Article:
• A Jolly Bad Fellow: After Villain Protagonist Bowles-Otterly murders Delia with a poisoned cigarette, the police accuse him of the crime. He lights up a cigarette from the cigarette box in the sitting room, and points out that they have no evidence. It is only after he has taken a couple of puffs that he remembers that the cigarette box had been empty. When he asks his newly returned wife about it, she says that she saw the box was empty and refilled it with the cigarettes she found in his laboratory. With a look of horror, he realises that he is smoking one of his own poisoned cigarettes.
  • The Jurassic Dead: Dr. Wojick Borge created an undead dinosaur, and tried to use it to kill the protagonists. Near the end, when he leaves his safe room, the dinosaur finds and eats him.
  • Jurassic Park:
    • Jurassic Park uses this; create prehistoric monsters and there is a good chance they'll kill you. It is played better in the book and the dinosaurs aren't created as weapons but for entertainment, but it otherwise fits the trope.
      • It especially fits for Nedry, as he turned dinosaurs loose by shutting down the fences' power to protect his escape, only to get eaten by one of them.
    • In Jurassic World, Hoskins strongly believes that the raptors will be very desirable weapons once they manage to get them under control. Owen warns him against that, saying that they're wild beasts and even he can barely control them. He ends up getting killed by one of those said "weapons" near the end.
  • Kafka's torture technician is gruesomely killed by his own device.
  • In a truly tragic example of this happening to a hero, the title character of the John Woo movie The Killer loses both of his eyes as he is fatally gunned down by Big Bad Wong Hoi, paying horribly for his accidental blinding of Jenny, the beautiful lounge singer who he was in love with, at the beginning of the movie.
  • Killer/saurus: The Corrupt Corporate Executive funded Professor Peterson's research into bioprinting so he could use it to recreate a dinosaur for use in making Human-Dinosaur hybrid Super Soldiers. When the Sargeant who accompanied him to the facility gets turned into one, his first action is killing the CEO.
  • In King of the Zombies, Dr. Sangre is killed when he loses control of his zombies and they swarm him and drive him into the fire pit.
  • Kingsman: The Secret Service:
    • Harry's attempt to spy on Valentine leads to the latter planting a tracker on the former, leading to the discovery of the tailor base and Valentine speaking and flipping Arthur to his side. Which leads to Valentine buying a bugged top-hat, thus revealing his plan. Which leads to Harry investigating the church, which gets him killed. Which leads to the Kingsmen learning Valentine's plan. Which leads to...
    • Arthur trying to kill Eggsy with a poisoned glass of brandy, Eggsy pulls a Poison Chalice Switcheroo. Also his unsuccessful co-opting of Eggsy and also enables Eggsy and Merlin to interfere with the plan by infiltrating Valentine's base and stopping it themselves.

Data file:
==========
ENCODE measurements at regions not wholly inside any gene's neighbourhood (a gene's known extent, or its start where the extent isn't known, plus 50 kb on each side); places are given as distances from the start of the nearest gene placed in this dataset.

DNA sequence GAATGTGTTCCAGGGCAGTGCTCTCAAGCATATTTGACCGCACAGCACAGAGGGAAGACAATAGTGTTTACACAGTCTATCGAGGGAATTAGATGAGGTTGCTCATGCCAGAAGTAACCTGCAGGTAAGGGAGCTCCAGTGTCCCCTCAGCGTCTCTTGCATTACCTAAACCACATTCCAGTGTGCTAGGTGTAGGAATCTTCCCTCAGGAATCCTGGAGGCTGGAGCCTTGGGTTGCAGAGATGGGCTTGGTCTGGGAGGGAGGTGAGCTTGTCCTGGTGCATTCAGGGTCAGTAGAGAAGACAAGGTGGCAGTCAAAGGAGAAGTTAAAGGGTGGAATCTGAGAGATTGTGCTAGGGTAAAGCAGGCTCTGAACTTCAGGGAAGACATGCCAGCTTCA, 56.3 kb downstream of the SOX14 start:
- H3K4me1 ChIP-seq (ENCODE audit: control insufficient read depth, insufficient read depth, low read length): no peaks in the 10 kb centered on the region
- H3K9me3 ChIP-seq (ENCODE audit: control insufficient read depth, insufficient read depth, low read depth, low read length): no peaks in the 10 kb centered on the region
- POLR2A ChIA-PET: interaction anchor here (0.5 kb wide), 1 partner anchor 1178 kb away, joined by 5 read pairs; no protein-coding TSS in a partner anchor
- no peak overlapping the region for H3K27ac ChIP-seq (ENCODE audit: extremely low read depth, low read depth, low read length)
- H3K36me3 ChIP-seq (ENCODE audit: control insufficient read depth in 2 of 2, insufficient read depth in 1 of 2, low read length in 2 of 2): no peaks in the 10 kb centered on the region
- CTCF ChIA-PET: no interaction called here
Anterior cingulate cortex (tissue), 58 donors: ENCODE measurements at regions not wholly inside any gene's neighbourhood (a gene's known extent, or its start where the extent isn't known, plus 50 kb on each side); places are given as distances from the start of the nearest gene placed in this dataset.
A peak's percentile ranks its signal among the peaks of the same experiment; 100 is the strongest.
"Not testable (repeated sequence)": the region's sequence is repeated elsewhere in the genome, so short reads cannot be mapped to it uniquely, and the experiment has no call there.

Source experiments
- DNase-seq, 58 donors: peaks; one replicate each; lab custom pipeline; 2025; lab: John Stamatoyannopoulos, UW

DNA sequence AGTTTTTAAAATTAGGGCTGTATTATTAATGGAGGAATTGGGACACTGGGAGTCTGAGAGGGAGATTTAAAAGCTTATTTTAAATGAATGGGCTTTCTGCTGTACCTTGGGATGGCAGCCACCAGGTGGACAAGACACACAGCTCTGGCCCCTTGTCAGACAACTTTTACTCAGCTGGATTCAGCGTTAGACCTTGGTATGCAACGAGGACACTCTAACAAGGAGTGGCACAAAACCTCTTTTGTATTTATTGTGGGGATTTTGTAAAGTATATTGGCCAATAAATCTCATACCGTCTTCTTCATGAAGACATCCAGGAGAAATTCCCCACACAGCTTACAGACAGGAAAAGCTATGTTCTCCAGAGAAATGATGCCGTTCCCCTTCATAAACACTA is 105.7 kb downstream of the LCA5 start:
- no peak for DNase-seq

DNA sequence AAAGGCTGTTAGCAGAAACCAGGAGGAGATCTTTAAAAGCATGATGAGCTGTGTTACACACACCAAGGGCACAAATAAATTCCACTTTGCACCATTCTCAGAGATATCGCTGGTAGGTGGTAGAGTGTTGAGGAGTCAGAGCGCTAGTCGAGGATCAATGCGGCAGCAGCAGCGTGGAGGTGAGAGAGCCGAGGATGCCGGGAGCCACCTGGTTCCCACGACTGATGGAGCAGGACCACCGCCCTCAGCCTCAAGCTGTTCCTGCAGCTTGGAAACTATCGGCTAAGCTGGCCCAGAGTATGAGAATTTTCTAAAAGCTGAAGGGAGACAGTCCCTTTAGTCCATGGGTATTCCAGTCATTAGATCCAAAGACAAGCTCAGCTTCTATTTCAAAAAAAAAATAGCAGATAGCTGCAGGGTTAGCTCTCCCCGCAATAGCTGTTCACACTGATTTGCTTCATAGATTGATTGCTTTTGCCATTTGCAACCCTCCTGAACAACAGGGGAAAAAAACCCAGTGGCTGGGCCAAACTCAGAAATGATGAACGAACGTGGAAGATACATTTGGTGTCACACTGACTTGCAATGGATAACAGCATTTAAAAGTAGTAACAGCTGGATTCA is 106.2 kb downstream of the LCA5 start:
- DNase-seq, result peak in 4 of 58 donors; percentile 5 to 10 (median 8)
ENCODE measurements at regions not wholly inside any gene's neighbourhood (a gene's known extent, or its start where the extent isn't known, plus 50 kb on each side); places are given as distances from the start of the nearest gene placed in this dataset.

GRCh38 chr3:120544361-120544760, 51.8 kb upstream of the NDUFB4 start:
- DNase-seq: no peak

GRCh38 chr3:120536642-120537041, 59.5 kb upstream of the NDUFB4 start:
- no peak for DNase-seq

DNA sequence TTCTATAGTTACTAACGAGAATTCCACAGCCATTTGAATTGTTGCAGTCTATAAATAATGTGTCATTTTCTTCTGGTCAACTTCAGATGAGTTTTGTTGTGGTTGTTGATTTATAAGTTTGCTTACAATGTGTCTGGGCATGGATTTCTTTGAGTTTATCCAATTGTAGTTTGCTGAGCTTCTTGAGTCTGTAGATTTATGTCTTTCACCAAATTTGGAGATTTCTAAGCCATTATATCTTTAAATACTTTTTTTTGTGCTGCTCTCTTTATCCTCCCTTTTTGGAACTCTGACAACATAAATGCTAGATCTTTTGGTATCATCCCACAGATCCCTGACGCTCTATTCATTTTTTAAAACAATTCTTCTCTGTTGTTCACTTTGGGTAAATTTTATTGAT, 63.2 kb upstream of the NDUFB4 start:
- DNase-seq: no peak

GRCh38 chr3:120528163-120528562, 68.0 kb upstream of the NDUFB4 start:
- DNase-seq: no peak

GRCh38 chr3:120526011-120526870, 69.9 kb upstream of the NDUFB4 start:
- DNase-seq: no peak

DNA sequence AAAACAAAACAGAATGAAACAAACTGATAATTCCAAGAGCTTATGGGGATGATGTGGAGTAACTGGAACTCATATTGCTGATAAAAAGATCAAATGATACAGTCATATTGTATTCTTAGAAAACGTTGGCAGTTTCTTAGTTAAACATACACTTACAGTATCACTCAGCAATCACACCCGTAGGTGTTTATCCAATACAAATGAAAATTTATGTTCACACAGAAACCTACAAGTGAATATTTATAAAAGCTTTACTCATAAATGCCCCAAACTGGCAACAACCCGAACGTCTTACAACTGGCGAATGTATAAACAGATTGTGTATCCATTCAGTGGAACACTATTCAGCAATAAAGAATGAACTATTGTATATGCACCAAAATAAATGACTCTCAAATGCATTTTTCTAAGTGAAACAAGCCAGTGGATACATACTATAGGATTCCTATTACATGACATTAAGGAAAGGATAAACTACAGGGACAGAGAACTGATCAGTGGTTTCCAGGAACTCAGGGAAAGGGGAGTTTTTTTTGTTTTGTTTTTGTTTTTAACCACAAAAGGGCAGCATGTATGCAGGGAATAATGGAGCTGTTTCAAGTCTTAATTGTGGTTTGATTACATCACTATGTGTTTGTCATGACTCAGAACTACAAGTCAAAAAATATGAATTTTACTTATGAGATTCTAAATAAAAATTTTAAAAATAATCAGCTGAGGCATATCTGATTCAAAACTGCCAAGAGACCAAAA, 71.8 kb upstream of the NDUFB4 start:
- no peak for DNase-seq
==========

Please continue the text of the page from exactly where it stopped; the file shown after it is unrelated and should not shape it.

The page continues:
• The explosive chip that Valentine uses to keep his army under control is used by Merlin to wipe them out.
    • In the end, Valentine is killed by the bladed prosthetic leg of Gazelle, his most trusted henchman.
  • Knives Out: Ransom's decision to covertly hire renowned private eye Benoit Blanc in order to prove that Harlan Thrombey's death was suspicious ultimately leads to him being exposed as the villain.
  • In Labyrinth, upon ending up in a garbage dump outside the Goblin City, Sarah is distracted for a while by a mock-up of her bedroom back home, leading her to believe the adventure was all just a dream. Even after the lady from the dump barges inside, she's still content to sit and idle for a while with her dolls and toys. But the facsimile is too perfect; it also included a copy of her play, which reminded her about her mission to save Toby.
  • Rather literal in Law Abiding Citizen. Clyde is about to activate the bomb he set up in city hall. Nick tries to talk him out of it. He activates it anyway, and Nick leaves him in his cell and locks the door as Clyde realizes the bomb is now in the cell with him. He accepts having finally been outplayed and sits on the bomb as it goes off.
  • Subverted in L: change the WorLd, in that K is perfectly willing to die from the virus she created so long as it achieves her goal of ridding the world of humanity. L doesn't let her.
  • The Big Bad in Lethal Weapon 3 is an ex-cop who sells "cop killer" armor-piercing bullets. During the final confrontation, the villain tries to run Riggs down in a bulldozer while using the metal blade to shield himself in the cab, but Murtaugh loads some "cop killers" into a sub-machine gun and tosses it to Riggs, who uses them to shoot through the blade and take out the villain.
  • The Lord of the Rings
    • The director's cut of The Two Towers gives us a straight example: the dam that Ents break to flood Isengard was recently constructed by Saruman to speed up weapon production. It was also said production that made felling that many trees necessary, giving the Ents a reason to attack in the first place.